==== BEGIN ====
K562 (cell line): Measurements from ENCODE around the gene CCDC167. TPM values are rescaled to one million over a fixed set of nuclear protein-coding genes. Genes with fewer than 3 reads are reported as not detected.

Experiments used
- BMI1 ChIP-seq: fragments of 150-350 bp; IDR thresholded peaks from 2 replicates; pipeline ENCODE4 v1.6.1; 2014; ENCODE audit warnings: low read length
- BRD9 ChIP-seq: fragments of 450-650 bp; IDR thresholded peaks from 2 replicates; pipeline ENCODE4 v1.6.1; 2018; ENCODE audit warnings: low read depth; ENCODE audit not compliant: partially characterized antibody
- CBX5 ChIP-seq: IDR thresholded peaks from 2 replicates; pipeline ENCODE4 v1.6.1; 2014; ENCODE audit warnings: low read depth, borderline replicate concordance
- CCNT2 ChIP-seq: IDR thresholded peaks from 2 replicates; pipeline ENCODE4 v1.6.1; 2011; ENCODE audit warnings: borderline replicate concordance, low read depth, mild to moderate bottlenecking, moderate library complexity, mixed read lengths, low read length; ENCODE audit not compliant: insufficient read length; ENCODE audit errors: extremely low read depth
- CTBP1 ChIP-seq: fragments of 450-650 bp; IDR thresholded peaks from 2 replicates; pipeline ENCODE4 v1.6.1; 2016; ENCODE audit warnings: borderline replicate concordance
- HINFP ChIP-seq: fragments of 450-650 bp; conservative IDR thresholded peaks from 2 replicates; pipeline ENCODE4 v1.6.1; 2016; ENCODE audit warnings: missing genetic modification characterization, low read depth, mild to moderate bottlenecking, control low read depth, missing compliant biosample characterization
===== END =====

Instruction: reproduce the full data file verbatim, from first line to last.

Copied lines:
K562 (cell line): Measurements from ENCODE around the gene CCDC167. TPM values are rescaled to one million over a fixed set of nuclear protein-coding genes. Genes with fewer than 3 reads are reported as not detected.

Experiments used
- BMI1 ChIP-seq: fragments of 150-350 bp; IDR thresholded peaks from 2 replicates; pipeline ENCODE4 v1.6.1; 2014; ENCODE audit warnings: low read length
- BRD9 ChIP-seq: fragments of 450-650 bp; IDR thresholded peaks from 2 replicates; pipeline ENCODE4 v1.6.1; 2018; ENCODE audit warnings: low read depth; ENCODE audit not compliant: partially characterized antibody
- CBX5 ChIP-seq: IDR thresholded peaks from 2 replicates; pipeline ENCODE4 v1.6.1; 2014; ENCODE audit warnings: low read depth, borderline replicate concordance
- CCNT2 ChIP-seq: IDR thresholded peaks from 2 replicates; pipeline ENCODE4 v1.6.1; 2011; ENCODE audit warnings: borderline replicate concordance, low read depth, mild to moderate bottlenecking, moderate library complexity, mixed read lengths, low read length; ENCODE audit not compliant: insufficient read length; ENCODE audit errors: extremely low read depth
- CTBP1 ChIP-seq: fragments of 450-650 bp; IDR thresholded peaks from 2 replicates; pipeline ENCODE4 v1.6.1; 2016; ENCODE audit warnings: borderline replicate concordance
- HINFP ChIP-seq: fragments of 450-650 bp; conservative IDR thresholded peaks from 2 replicates; pipeline ENCODE4 v1.6.1; 2016; ENCODE audit warnings: missing genetic modification characterization, low read depth, mild to moderate bottlenecking, control low read depth, missing compliant biosample characterization